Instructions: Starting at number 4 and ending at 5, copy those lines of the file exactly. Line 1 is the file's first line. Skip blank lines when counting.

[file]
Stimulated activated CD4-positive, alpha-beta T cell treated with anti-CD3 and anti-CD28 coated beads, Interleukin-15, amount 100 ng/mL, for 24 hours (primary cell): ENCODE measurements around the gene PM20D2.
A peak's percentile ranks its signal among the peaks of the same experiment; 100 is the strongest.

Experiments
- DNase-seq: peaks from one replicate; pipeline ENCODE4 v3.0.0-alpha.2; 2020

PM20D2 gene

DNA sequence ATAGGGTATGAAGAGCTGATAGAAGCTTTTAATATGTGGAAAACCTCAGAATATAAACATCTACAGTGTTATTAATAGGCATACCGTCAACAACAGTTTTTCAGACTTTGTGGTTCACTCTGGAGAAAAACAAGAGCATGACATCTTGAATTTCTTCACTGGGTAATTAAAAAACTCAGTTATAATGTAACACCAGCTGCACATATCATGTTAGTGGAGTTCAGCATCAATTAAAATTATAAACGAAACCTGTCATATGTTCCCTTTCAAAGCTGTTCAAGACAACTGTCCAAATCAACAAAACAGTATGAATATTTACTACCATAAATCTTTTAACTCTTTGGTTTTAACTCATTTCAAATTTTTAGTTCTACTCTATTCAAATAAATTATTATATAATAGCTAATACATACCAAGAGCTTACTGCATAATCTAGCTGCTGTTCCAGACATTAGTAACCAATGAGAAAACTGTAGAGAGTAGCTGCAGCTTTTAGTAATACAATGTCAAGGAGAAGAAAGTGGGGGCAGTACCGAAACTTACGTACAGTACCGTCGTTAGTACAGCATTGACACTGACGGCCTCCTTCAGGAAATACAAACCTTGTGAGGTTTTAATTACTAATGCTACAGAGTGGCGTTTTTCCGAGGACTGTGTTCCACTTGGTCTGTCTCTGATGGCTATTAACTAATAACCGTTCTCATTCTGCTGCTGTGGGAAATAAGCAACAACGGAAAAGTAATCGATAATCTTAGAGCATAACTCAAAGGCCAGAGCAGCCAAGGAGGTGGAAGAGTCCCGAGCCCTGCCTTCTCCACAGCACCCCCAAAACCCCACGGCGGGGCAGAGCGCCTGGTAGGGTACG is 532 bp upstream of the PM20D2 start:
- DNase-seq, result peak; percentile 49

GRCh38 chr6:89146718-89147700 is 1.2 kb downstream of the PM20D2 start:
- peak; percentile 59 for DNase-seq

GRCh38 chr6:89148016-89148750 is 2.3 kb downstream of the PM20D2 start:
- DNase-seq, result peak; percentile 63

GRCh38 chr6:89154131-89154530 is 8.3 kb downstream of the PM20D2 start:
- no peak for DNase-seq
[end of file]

- DNase-seq: peaks from one replicate; pipeline ENCODE4 v3.0.0-alpha.2; 2020

PM20D2 gene